What’s the common theme in all of these ideas? Time. Not money. Time is the gift that has real value when you’re showing someone that you truly care.

This Mother’s Day, don’t worry about spending your money on a card or a fancy gift. Instead, start now on something that’s an investment of your time. That’s a gift that will really matter.

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36 thoughts on “The Mother’s Day Debate – And Eight Sensible Ways to Solve It

  1. To your first paragraph I’d add that it doesn’t matter how YOU feel about the day – if your mum thinks it’s important you should suck it up and send some flowers or the like. I like your suggestions though; my mum lives in Ireland and I’m in Toronto so we don’t see each other so often, she always stresses how much the mother’s day phone call means.

  2. My mother fits in the last tip’s group – every year she just wants to be taken out to breakfast, something we did as a family growing up. As long as I can keep the tradition going, I will.

    If possible, I’d go with doing something your mother wants to do.

  3. This is the first time I’m doing this, but I’m just sending my parents an edible bouquet from ediblearragements because my dad’s birthday is pretty close to mother’s day this year so us kids are knocking out 2 birds with one stone. since there are 4 kids, splitting the cost = not a big deal.

  4. I have bought my mom some really expensive gifts in the past, but she always remembers the small things that me and my sisters do for her. For her, getting a chance for all of us to be together is more of a gift than any flower or gold/diamonds she ever got.

    I know a lot of people that have rifts with their parents for whatever reason, but this is the time to make amends and celebrate the person who brought you into this world. Life is short, make the most of the times you get to spend with your mother!

  5. great ideas! my mom says she doesn’t want anything. that’s because she loves stuff being DONE for her. i’m not a big DOER (i’d rather just take her to dinner) but i know she’d LOVE if i wrote her a letter. i think i’ll do that.

  6. Do you have any suggestions if you live far away from your mom, only see her a few times per year, and get in spats almost every visit?

  7. I’m going to end the debate for you. Mother’s day was NOT created by the greeting card industry. Without getting into the full history of the holiday, it came into official US recognition through the efforts of a lady named Anna Jarvis. In 1914 President Wilson declared it to be an official holiday. To the best of my knowledge neither of them was funded by the greeting card industry.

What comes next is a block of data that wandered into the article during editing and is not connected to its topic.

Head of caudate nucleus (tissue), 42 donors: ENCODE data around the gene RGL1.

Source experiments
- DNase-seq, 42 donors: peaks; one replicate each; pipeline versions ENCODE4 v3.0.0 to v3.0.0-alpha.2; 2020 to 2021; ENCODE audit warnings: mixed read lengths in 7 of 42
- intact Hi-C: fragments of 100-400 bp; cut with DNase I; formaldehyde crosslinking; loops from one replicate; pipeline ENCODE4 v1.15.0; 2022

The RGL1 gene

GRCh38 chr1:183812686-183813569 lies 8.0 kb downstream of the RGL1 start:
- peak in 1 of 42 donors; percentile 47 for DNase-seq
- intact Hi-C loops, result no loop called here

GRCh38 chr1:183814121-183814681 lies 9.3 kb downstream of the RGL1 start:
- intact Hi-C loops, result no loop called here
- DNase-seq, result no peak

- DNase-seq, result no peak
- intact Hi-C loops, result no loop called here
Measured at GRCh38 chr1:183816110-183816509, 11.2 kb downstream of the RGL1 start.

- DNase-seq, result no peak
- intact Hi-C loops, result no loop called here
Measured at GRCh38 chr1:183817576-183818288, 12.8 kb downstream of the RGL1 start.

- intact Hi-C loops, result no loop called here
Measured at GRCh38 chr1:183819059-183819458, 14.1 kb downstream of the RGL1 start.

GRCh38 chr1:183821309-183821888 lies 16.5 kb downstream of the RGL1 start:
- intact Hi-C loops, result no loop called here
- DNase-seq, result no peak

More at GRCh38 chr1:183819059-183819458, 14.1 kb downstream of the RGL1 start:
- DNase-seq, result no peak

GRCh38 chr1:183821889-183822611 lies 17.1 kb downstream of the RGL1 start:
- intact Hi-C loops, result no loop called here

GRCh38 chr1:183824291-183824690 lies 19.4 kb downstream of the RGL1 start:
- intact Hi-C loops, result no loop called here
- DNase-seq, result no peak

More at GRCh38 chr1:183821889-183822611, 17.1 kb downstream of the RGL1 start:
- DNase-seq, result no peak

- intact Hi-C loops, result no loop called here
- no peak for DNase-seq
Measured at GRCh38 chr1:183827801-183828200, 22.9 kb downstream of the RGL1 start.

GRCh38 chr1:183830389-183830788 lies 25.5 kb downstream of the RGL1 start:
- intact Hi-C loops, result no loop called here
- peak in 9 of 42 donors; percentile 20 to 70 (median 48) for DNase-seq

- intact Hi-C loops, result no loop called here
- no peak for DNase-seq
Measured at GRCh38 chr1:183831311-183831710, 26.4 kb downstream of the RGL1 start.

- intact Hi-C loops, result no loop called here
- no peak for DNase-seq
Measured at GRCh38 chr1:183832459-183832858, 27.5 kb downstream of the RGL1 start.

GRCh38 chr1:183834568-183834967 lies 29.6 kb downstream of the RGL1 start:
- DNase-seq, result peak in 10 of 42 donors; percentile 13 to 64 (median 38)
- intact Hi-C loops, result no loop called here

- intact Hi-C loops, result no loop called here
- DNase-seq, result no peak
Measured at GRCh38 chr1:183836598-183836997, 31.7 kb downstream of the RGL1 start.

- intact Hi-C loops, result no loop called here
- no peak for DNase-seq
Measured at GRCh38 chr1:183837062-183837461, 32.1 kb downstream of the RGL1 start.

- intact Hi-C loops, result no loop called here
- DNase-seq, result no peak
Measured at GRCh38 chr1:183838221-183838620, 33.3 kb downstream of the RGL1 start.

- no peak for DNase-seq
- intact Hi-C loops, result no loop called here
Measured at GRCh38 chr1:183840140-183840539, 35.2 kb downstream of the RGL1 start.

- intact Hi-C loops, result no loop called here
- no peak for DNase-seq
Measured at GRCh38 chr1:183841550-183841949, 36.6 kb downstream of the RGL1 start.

8. Great suggestions! One I’d like to add: If you’re the father of young children, take them off to see to see grandma for the day and let mom have some much-needed pampering hours to herself :)

  9. I have told my sons I really don’t want gifts – I’d prefer us all getting together for a meal, brunch perhaps?

    My mother lives in another country and sometimes I get a fit of the guilts and send flowers and she tells me off every time. This year I am going to send her a letter telling her how much I love her and how much she means to me.

  10. I do like the spending time instead of money for Mom idea.
    There’s a third camp of feeling/opinion about Mother’s Day. Women due to fertility issues or other circumstances that don’t have children but wish they did. For them, Mother’s Day can be excruciating. Especially if they go anywhere that pushes the issue (like church services).
    I have a child now, but I had some painful experiences when I made the mistake of attending church on Mother’s Day.

  11. As a reply to Beth……..good luck pushing the kids on Grandma when it is her mother’s day too. No way that would fly with my mom!! Otherwise, great article Brent!

  12. Great post here. Didn’t even realize that mother’s day was coming up. As a guy that has a rough relationship with my mother, this post really gave me some perspective.

  13. I see my Mother at least once a week and routinely do chores around her house.